Terry Turner has been writing articles and producing news broadcasts for more than 25 years. He covers FDA policy, proton pump inhibitors, and medical devices such as hernia mesh, IVC filters, and hip and knee implants. An Emmy-winning journalist, he has reported on health and medical policy issues before Congress, the FDA and other federal agencies. Some of his qualifications include:

  • American Medical Writers Association (AMWA) and The Alliance of Professional Health Advocates member
  • Centers for Disease Control and Prevention Health Literacy certificates
  • Original works published or cited in Washington Examiner, MedPage Today and The New York Times
  • Appeared as an expert panelist on hernia mesh lawsuits on the BBC
Edited By

10 Cited Research Articles writers follow rigorous sourcing guidelines and cite only trustworthy sources of information, including peer-reviewed journals, court records, academic organizations, highly regarded nonprofit organizations, government reports and interviews with qualified experts. Review our editorial policy to learn more about our process for producing accurate, current and balanced content.

  1. Brody, J.E. (2019, May 20). Millions Take Gabapentin for Pain. But There’s Scant Evidence It Works. New York Times. Retrieved from
  2. CBS News. (2018, April 2). Doctors Sound the Alarm on “Opioid Alternative” Gabapentin. Retrieved from
  3. Goodman, C.W. and Brett, A.S. (2017, August 3). Gabapentin and Pregabalin for Pain — Is Increased Prescribing a Cause for Concern? The New England Journal of Medicine. Retrieved from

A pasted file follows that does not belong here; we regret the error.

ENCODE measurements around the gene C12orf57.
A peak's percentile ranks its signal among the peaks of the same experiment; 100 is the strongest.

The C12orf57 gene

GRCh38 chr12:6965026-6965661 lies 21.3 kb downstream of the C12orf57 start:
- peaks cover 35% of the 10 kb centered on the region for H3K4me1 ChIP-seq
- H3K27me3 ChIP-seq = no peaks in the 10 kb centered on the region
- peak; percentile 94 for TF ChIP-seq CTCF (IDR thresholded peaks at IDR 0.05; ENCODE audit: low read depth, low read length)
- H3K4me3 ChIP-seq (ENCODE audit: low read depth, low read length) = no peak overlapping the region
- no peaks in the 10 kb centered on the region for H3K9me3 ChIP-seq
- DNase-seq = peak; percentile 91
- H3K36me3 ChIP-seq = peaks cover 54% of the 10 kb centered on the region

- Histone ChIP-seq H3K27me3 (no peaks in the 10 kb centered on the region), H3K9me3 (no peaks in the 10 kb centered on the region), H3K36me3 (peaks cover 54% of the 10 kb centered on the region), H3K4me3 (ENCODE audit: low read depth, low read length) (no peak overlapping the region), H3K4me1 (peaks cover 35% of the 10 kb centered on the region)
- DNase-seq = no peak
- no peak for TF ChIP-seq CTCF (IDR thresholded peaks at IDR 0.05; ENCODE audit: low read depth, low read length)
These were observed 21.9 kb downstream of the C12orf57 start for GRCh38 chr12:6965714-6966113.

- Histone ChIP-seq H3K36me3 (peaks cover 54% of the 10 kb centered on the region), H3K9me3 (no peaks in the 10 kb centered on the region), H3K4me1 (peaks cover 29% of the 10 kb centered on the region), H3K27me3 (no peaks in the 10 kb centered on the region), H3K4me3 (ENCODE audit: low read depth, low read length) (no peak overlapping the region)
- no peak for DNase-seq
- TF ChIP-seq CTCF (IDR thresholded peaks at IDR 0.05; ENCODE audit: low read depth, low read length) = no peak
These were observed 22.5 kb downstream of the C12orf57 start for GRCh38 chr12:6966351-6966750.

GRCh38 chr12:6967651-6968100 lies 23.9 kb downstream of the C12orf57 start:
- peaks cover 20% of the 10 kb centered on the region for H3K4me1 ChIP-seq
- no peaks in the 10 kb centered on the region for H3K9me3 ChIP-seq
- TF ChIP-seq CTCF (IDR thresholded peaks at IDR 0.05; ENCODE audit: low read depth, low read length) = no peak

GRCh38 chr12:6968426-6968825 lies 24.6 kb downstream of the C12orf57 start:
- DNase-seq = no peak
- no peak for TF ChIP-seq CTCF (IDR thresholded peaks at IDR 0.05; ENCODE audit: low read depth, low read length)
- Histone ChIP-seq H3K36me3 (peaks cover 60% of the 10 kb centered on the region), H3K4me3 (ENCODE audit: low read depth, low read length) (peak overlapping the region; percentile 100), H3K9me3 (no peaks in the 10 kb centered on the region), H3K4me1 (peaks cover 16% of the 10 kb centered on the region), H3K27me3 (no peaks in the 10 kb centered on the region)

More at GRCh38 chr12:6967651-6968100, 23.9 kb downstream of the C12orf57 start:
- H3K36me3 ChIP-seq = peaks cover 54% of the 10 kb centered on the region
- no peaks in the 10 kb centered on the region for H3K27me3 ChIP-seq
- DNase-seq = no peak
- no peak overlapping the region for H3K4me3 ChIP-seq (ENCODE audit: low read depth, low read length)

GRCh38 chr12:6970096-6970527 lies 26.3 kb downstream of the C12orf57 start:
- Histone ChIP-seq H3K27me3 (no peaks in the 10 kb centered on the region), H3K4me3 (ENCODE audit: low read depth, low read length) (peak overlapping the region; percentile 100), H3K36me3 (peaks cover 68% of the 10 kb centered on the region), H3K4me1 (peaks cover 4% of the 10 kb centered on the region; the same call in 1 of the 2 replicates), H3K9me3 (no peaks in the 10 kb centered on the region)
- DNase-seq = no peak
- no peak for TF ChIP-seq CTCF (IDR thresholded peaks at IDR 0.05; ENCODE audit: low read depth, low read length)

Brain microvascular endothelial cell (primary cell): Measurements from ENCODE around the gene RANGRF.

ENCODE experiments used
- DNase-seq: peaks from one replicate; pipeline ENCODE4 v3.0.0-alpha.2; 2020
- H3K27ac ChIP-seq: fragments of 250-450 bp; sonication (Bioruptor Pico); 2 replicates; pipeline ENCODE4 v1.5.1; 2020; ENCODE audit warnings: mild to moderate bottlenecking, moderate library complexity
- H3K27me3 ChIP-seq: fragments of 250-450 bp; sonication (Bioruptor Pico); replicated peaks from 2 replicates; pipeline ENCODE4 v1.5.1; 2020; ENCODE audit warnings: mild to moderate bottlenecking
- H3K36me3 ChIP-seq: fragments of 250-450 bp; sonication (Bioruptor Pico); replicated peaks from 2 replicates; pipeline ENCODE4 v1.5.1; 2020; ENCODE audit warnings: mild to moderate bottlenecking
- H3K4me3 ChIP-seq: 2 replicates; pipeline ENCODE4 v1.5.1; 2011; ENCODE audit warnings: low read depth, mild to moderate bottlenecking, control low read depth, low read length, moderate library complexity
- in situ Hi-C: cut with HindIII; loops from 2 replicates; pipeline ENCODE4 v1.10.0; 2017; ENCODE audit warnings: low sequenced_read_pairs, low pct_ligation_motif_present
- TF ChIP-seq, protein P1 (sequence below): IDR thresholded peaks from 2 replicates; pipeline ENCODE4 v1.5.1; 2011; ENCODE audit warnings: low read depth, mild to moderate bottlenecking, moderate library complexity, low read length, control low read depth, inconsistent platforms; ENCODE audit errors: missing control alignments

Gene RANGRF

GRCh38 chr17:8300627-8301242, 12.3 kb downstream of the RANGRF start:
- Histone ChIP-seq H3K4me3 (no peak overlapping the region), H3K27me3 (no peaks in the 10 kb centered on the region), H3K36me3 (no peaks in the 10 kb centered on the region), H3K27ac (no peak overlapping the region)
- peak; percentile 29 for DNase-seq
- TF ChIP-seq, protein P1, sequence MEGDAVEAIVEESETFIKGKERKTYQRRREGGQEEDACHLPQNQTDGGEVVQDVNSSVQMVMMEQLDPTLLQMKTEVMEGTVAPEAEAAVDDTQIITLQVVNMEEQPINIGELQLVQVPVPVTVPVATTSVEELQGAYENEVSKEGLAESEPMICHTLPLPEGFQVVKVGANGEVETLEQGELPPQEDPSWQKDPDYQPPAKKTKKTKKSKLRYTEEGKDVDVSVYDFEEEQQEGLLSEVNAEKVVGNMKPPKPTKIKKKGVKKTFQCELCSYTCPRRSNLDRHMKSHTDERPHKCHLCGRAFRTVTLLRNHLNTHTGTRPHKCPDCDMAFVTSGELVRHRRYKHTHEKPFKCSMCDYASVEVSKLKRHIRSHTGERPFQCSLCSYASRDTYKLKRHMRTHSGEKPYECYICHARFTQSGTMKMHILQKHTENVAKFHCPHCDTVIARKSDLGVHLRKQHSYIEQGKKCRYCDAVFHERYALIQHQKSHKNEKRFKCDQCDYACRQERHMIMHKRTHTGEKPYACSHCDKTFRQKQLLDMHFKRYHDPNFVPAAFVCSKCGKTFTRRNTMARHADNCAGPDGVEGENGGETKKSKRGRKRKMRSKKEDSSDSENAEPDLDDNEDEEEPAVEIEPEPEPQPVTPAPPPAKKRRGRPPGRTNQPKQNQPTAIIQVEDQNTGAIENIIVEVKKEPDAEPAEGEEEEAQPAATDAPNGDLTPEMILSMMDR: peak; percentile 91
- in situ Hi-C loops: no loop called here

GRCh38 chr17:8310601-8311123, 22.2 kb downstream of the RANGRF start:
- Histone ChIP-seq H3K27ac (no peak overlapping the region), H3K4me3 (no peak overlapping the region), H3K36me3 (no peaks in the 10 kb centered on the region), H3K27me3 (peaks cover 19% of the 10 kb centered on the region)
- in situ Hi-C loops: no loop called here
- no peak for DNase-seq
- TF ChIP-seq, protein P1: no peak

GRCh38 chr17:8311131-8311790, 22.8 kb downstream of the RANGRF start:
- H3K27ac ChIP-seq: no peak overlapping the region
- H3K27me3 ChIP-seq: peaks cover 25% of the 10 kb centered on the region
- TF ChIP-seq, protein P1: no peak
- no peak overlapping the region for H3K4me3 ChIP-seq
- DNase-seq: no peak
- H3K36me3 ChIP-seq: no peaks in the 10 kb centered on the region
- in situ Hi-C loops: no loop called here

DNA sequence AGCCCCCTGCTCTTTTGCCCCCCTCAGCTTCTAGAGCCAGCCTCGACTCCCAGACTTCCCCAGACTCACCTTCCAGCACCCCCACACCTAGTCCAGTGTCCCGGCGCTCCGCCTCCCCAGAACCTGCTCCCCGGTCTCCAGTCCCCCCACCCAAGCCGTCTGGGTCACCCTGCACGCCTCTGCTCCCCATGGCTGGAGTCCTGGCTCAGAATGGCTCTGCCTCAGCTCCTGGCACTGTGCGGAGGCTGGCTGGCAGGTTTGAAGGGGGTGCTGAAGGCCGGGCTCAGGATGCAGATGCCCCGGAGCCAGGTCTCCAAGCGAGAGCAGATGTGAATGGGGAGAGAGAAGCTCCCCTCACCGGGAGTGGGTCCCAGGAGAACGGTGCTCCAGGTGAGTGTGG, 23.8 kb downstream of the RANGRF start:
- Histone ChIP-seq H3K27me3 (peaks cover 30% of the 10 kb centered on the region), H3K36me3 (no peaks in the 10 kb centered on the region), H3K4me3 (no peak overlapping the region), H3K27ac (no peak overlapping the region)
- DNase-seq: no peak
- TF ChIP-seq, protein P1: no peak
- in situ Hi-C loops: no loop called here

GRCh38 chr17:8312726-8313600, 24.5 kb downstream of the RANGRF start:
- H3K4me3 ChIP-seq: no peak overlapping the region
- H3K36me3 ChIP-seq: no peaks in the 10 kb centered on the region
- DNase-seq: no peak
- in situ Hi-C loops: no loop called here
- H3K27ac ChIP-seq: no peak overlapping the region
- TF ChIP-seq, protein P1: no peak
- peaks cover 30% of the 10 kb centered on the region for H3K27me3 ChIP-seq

4. Lyndon, A., et al. (2017, May 15). Risk to Heroin Users of Polydrug Use of Pregabalin or Gabapentin. Addiction. Retrieved from
  5. Peckham, A.M. (2018, August 17). Gabapentin Use, Abuse, and the US Opioid Epidemic: The Case for Reclassification as a Controlled Substance and the Need for Pharmacovigilance. Risk Management and Healthcare Policy. Retrieved from
  6. Tansey, B. (2004, May 14). Huge Penalty in Drug Fraud / Pfizer Settles Felony Case in Neurontin Off-Label Promotion. SFGate. Retrieved from
  7. U.S. Food and Drug Administration. (2020, January 1). FDA Warns About Serious Breathing Problems with Seizure and Nerve Pain Medicines Gabapentin (Neurontin, Gralise, Horizant) and Pregabalin (Lyrica, Lyrica CR). Retrieved from
  8. U.S. Food and Drug Administration. (2020, January 30). FDA Warns About Serious Breathing Problems with Seizure and Nerve Pain Medicines Gabapentin (Neurontin, Gralise, Horizant) and Pregabalin (Lyrica, Lyrica CR). Retrieved from
  9. U.S. National Library of Medicine. (2020, February 18). Gabapentin. MedlinePlus. Retrieved from
  10. Warren, B. (2018, March 26). Drug Touted as a Safe Alternative to Painkillers Has Been Found in More Louisville Deaths. Louisville Courier Journal. Retrieved from